Speaking same language
Richardson International eases transition through communication
WITH its agreement to purchase Viterra assets — including grain handling, crop input and processing facilities — Winnipeg-based Richardson International has taken its rightful place on the international stage and will soon assume the title of Canada’s largest agribusiness. Richardson is a worldwide handler and merchandiser of Canadian-grown grains and oilseeds, and its wealth of expertise in agriculture, oilseed processing and food packaging has made it a global business leader and one of Canada’s 50 Best Managed Companies.
“We’ve stepped back and taken a good look at our business to make sure we are competitive in a global context,” president and CEO Curt Vossen says. “To do that, we have had to understand the environment we’re operating in and what the parameters are, then holistically look at our assets and how to position them effectively against some of the largest multinationals in the world. We must hold ourselves to the same benchmarks as they do.”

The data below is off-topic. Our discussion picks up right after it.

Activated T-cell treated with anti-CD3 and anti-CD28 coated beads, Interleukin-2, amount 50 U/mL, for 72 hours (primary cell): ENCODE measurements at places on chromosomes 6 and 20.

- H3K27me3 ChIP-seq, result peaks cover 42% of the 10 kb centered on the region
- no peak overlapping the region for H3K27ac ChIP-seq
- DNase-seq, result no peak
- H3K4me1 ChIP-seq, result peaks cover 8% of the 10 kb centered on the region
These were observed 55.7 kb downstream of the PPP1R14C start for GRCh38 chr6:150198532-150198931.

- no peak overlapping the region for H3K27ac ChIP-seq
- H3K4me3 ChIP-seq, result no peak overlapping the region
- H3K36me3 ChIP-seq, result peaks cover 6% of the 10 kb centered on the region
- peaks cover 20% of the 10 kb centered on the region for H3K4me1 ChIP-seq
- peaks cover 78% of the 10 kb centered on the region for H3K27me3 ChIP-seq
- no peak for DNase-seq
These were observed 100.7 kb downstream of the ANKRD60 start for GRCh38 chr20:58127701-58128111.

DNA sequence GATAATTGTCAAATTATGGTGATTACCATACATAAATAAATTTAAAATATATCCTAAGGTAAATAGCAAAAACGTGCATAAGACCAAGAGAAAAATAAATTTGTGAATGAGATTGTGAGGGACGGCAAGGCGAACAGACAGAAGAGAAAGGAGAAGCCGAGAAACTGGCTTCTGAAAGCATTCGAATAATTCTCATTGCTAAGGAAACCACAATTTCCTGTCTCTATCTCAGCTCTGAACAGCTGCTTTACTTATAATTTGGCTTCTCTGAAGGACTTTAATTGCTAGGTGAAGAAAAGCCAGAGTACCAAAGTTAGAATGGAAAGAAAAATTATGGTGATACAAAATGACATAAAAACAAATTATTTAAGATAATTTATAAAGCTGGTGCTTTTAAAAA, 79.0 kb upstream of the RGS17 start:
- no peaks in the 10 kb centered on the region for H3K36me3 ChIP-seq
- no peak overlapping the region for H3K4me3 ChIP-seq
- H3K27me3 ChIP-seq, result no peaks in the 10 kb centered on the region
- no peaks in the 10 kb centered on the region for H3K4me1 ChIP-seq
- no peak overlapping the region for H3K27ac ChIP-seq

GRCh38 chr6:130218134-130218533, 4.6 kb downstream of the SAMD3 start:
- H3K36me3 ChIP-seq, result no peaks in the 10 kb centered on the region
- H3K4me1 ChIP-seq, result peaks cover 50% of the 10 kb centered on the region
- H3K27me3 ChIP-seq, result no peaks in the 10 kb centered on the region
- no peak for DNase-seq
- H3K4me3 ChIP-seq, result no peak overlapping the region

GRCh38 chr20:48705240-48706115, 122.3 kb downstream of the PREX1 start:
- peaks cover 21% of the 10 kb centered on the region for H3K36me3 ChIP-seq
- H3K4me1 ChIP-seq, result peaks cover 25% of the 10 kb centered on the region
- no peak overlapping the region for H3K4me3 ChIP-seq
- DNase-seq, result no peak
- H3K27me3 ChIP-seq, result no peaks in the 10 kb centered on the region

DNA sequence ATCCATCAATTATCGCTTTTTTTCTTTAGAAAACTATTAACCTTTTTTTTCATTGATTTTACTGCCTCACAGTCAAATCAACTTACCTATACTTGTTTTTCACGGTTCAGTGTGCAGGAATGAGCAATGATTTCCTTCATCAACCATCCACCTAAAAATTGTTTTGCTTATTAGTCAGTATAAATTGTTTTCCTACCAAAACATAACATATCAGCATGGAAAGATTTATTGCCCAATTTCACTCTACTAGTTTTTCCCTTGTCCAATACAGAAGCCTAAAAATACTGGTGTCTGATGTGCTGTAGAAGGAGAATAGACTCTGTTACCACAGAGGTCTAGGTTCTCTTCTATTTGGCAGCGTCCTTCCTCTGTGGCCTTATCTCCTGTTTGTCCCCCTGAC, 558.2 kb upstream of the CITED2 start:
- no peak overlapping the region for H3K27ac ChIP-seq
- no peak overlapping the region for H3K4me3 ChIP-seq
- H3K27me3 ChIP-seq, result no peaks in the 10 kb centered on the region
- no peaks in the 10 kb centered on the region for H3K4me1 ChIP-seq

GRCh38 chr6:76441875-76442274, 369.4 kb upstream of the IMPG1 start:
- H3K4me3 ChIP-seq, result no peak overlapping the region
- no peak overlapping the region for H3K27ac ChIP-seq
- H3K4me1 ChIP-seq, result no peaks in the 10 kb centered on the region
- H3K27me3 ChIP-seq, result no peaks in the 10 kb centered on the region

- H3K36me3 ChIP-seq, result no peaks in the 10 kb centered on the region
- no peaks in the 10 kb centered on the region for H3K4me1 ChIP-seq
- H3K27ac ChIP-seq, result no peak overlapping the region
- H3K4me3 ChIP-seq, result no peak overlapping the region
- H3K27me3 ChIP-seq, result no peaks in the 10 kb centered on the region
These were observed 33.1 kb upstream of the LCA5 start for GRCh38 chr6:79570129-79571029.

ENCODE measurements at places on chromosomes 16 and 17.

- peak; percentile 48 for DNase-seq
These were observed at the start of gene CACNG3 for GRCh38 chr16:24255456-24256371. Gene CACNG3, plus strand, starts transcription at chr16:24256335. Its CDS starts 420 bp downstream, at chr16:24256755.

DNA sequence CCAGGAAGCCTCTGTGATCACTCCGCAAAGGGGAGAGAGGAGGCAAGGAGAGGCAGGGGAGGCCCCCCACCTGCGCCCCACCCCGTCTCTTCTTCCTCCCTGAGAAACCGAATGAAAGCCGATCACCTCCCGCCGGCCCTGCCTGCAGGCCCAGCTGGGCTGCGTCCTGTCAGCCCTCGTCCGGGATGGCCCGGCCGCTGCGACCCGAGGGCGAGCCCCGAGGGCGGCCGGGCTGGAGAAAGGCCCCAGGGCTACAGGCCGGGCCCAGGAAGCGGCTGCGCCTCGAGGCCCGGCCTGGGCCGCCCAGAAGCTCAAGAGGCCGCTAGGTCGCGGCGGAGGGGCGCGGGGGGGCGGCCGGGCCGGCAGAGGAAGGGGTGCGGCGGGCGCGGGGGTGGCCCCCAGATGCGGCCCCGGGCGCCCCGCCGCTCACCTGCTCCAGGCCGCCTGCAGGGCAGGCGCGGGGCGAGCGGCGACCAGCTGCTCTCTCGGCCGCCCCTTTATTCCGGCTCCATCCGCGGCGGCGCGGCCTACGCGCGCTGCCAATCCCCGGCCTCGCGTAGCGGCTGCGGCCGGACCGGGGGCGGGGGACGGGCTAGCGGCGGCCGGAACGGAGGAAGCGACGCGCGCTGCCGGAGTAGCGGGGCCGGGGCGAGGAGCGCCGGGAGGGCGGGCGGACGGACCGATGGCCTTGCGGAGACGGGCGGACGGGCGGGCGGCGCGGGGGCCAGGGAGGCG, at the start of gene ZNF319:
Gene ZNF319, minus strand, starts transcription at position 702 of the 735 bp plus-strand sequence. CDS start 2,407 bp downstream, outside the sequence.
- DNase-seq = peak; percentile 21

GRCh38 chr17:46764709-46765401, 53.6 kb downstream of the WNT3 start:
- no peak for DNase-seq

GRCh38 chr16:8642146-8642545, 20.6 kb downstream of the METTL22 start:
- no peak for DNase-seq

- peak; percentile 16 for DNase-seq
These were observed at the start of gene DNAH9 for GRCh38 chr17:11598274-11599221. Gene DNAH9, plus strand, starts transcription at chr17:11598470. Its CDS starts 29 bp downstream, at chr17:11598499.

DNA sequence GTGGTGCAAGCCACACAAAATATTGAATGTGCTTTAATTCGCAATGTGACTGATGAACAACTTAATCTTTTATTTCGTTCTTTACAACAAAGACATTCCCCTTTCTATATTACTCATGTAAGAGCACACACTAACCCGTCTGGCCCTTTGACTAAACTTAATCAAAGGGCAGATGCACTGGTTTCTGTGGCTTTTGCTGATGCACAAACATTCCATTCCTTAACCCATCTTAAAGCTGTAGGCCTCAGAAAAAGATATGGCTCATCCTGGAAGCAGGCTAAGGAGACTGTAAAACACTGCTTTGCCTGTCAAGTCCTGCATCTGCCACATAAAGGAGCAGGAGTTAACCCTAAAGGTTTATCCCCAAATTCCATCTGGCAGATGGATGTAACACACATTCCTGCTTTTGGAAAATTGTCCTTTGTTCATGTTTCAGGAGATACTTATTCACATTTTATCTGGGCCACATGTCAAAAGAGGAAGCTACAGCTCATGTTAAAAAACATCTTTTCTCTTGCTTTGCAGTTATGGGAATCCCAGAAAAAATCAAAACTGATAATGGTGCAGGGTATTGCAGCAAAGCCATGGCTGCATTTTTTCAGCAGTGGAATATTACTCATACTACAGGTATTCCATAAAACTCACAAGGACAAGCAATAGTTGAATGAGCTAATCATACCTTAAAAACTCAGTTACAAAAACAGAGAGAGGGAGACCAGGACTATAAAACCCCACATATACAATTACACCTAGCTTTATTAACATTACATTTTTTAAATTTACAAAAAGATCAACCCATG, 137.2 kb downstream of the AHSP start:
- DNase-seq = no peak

Among Richardson International’s main assets is its growing workforce, and the privatelyowned company plans to integrate 600 new employees into its 1,800-person team with the closing of the Viterra acquisition.
“We wouldn’t have the success we have today if it weren’t for the commitment of our people,” Vossen says. “They are empowered to make a myriad of decisions that the executive team or the senior management team are not able to make on a daily basis. I need them to make those decisions in the context of our values, how we operate and the common